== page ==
Digital financing is not a waste of technology. Technological innovation, they opine, is a waste of time and efforts, if it does not prove fruitful for humans. There is no place for “technology for the sake of technology”. And, digital financing, fortunately has clearly not been a waste of either time or energy. Let us delve deep into statistics.
Digital financing: Its impact on the developing countries
Digital financing has brought about major changes in the way banks function today. That’s enough for the developed countries. One will possibly be amazed to trace the growth of digital money in the developing nations. Talking about mobile money, let us tell you that countries like Zimbabwe, Pakistan and Bangladesh, Uganda and Tanzania have embraced it with open arms. The major impact left by digital financing could well be gauged at the end of 2013 itself, when there were actually more than 200 mobile money services spread across 84 countries.
Mobile money is your sole gateway to financial services if you’re living in a developing country
Yes, mobiles serve as the gateway to all financial transactions for people residing in the developing nations. Mobiles have, in fact, gone on to serve millions of people in areas where banks don’t exist physically (and even if they do, they are not ready to function). There’s so much you can do with your “mobiles”. In fact digitization of finances has made it cheaper for people to send payments. Digital finance has even come to be regarded as the core of the business models, where innovators have tried hard to enable people to pay in small increments through the pay as you go format. A few of them see digital finance as a link between financial services and remote areas. Thanks to mobiles, these financial services can now be connected to crucial areas including healthcare, education, agriculture and much more.
Digital Financing: What Next?
The world, however, is already busy predicting the next big steps of digital financing. The phenomenon, it seems has addressed the very need for access to financial services at a global level. Quite unfortunately, around 2.5 billion people in the developing countries have zero access to basic financial services. And, then there are those 200 million (in fact more than that) businesses being deprived of the basic financing facilities.
There were several speakers at the Springs Meetings in 2014, who opined that the digital solutions would actually go on to help the World Bank Group achieve the goal of guarantying universal access to a gamut of financial services by 2020. Let us take you through this interesting trivia.
There are actually people in Rwanda, Kenya and Tanzania who use the mobile money option to pay installments of the regular stuff used by them through mobiles. Besides the developing countries, digital financing has a major role to play in empowering small business as well. These businesses have been quick to embrace the electronic payment systems where their financial records remain completely secured and they have a chance to build on a solid financial history as well.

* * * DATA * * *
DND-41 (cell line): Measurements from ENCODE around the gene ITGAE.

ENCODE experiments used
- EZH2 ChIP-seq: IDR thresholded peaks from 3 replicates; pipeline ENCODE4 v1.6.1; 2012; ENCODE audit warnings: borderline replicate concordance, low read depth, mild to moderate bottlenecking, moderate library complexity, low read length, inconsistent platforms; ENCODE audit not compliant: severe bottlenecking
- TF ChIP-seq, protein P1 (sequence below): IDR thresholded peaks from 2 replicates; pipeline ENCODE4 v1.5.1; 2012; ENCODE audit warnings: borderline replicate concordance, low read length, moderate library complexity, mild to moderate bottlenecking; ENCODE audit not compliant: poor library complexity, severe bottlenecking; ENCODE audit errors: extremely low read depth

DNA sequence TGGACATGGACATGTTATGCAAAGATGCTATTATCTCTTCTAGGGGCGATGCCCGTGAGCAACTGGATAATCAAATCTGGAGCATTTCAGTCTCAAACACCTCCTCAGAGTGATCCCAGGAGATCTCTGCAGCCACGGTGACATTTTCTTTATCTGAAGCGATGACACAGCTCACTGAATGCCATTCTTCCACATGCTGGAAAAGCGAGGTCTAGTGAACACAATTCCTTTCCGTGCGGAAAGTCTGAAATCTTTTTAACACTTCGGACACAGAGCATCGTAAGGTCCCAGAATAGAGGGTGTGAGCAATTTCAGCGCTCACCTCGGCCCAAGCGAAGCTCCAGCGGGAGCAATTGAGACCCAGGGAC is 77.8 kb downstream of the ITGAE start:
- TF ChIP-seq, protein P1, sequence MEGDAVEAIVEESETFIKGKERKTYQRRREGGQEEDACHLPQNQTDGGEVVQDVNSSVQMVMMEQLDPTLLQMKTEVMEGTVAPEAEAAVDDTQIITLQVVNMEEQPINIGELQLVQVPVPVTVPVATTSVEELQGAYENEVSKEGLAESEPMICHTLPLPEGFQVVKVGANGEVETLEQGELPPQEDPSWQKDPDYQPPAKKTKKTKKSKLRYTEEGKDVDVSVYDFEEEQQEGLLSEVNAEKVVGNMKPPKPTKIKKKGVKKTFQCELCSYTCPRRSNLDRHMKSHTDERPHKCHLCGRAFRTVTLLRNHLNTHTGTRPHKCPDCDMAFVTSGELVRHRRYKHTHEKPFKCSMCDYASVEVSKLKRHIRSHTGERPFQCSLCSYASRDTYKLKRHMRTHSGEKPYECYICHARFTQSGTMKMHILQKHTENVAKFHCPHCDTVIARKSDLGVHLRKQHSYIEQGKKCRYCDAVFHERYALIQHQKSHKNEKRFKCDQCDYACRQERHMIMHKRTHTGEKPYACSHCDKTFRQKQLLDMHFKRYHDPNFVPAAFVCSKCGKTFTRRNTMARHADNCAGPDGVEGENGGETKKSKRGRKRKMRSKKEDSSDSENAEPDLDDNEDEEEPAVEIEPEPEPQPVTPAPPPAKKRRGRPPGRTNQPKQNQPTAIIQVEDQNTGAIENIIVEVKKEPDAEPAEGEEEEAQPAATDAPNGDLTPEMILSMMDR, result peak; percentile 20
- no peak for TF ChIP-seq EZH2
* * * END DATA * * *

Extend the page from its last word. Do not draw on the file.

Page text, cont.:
While attempts to integrate digital financing functionalities with small businesses and developing countries are in full throttle, the next big steps of the “digital financing revolution” have already been acknowledged. And, here is a list of the same:
Blockchain remains one of the most anticipated technological innovations to be adopted by traditional banks. It is a shared database which is known for supporting bitcoin (cryptocurrency). Once the banking services introduce it, one can expect major improvements in security and overall functionality.
Social media might as well come in to major play where banks and other service providers are most likely to shun their “overwhelming fear of protocols” and embrace a slightly intimate approach regarding audience engagement on digital platforms such as Twitter, Facebook and others
In the coming years, the digital technology is expected to impact several aspects of banking far more significantly than it did in the earlier years. Product development, front office operations, back office operations, marketing communication and client experience – nothing is going to be excluded from the ambit of digitization. In simple words, digitization of the money will not really only be about the creation of apps.
Mobile payments though a favorite buzzword of many, are a practice which sadly has been restricted to millennials (primarily) so far. In the coming years, however, it is expected that mobile initiatives will take the shape of a mainstream practice. The day isn’t far when CurrentC, Apple Pay and Softcard are going to take center stage when it comes to making payments.
The aforementioned trends are most likely to shape digital financing in the coming years. The financial services have not really been able to match up to the pace of other industries, when it comes to adaptability to the fast evolving technologies. They continue to resort to old school techniques to reach out to consumers. The need of the hour is to adopt a stronger method of analysis.
Come 2016- we will be eagerly waiting to see if the financial service providers are quick to respond to changes or not.
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